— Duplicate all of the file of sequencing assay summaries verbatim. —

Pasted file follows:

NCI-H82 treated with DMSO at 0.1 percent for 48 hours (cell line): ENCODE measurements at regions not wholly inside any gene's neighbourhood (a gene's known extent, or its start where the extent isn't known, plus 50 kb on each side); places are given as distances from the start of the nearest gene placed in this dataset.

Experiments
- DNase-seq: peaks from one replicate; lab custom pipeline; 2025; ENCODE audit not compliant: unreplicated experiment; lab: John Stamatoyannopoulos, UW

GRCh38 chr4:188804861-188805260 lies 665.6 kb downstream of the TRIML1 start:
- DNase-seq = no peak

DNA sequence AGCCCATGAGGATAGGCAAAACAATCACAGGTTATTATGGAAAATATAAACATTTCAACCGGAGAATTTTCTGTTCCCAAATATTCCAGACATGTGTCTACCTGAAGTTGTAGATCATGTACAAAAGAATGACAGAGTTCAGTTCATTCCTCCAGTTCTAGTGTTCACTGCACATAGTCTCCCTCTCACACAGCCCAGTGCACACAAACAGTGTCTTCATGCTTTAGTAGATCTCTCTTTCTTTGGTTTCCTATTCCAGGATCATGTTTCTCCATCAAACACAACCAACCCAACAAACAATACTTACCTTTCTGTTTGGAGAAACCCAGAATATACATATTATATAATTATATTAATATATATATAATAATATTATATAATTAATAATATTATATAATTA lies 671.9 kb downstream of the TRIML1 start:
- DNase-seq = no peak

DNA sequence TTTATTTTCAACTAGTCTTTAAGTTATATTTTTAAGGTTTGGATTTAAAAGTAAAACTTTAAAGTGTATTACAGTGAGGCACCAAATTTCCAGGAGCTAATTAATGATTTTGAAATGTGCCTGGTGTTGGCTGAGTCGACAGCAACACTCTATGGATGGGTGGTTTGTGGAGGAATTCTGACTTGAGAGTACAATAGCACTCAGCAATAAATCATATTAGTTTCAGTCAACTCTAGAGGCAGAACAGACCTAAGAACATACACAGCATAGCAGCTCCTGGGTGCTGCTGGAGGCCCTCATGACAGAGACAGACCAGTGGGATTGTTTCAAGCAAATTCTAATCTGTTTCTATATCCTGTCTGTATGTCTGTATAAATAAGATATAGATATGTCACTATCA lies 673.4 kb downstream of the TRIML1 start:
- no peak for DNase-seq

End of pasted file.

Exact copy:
NCI-H82 treated with DMSO at 0.1 percent for 48 hours (cell line): ENCODE measurements at regions not wholly inside any gene's neighbourhood (a gene's known extent, or its start where the extent isn't known, plus 50 kb on each side); places are given as distances from the start of the nearest gene placed in this dataset.

Experiments
- DNase-seq: peaks from one replicate; lab custom pipeline; 2025; ENCODE audit not compliant: unreplicated experiment; lab: John Stamatoyannopoulos, UW

GRCh38 chr4:188804861-188805260 lies 665.6 kb downstream of the TRIML1 start:
- DNase-seq = no peak

DNA sequence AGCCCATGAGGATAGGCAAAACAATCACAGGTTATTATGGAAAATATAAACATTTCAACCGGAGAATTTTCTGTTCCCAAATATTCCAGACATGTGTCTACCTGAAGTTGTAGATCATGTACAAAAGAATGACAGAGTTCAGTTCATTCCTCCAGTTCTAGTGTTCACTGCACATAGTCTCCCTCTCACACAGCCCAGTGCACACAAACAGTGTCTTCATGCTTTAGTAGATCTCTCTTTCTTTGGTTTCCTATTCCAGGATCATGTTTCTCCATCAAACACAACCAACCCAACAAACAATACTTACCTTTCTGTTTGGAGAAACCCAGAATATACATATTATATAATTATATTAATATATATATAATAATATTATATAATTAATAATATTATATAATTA lies 671.9 kb downstream of the TRIML1 start:
- DNase-seq = no peak

DNA sequence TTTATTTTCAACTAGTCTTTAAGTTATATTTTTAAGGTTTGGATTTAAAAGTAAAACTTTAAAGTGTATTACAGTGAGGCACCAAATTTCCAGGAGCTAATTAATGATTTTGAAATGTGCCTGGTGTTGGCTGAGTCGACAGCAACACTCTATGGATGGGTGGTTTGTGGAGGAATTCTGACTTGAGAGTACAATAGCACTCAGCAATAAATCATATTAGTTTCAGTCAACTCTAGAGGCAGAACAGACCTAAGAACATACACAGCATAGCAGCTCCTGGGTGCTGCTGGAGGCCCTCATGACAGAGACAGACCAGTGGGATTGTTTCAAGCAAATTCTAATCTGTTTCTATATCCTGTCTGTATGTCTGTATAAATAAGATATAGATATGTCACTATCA lies 673.4 kb downstream of the TRIML1 start:
- no peak for DNase-seq